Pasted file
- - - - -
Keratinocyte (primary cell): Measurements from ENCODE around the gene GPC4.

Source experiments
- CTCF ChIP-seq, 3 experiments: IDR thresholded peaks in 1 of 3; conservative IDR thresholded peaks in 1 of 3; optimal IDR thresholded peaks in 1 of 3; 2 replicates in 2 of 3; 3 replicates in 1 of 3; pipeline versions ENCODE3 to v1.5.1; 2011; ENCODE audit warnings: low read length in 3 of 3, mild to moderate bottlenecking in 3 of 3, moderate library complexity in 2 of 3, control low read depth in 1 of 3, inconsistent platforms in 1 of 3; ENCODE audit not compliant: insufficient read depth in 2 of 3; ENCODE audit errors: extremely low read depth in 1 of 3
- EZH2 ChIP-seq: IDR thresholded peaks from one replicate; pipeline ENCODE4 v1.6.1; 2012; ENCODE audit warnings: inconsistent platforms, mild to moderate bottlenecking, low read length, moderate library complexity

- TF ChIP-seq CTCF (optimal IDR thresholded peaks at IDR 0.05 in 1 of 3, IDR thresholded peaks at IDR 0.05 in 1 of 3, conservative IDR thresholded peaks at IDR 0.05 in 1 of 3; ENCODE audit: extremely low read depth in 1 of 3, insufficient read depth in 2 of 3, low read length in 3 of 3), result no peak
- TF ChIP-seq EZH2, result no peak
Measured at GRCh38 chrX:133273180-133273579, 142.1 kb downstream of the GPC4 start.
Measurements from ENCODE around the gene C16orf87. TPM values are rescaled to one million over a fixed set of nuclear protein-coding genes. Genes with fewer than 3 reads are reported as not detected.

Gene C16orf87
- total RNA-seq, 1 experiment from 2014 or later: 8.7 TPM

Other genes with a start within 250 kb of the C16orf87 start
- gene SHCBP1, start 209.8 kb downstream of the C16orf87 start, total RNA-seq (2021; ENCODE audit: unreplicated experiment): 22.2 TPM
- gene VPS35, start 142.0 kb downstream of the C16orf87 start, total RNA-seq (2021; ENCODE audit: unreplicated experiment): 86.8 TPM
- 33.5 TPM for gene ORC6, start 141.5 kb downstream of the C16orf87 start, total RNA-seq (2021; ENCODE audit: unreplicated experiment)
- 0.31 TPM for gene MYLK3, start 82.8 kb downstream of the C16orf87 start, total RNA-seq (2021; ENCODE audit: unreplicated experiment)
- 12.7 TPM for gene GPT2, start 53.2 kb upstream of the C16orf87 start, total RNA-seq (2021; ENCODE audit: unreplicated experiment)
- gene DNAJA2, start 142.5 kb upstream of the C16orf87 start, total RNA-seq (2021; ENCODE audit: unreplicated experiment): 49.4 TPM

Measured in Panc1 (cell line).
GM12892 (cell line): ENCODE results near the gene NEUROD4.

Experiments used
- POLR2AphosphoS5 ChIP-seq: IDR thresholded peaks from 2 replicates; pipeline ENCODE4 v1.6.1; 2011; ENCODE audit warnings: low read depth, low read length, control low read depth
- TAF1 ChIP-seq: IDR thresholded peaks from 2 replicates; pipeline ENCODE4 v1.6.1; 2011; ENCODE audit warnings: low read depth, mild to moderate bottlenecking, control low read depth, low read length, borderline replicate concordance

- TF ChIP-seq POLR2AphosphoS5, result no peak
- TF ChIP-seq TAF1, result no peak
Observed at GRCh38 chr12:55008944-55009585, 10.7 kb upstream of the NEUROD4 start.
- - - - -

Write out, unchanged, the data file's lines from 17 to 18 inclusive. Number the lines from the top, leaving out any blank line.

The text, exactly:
- gene DNAJA2, start 142.5 kb upstream of the C16orf87 start, total RNA-seq (2021; ENCODE audit: unreplicated experiment): 49.4 TPM

Measured in Panc1 (cell line).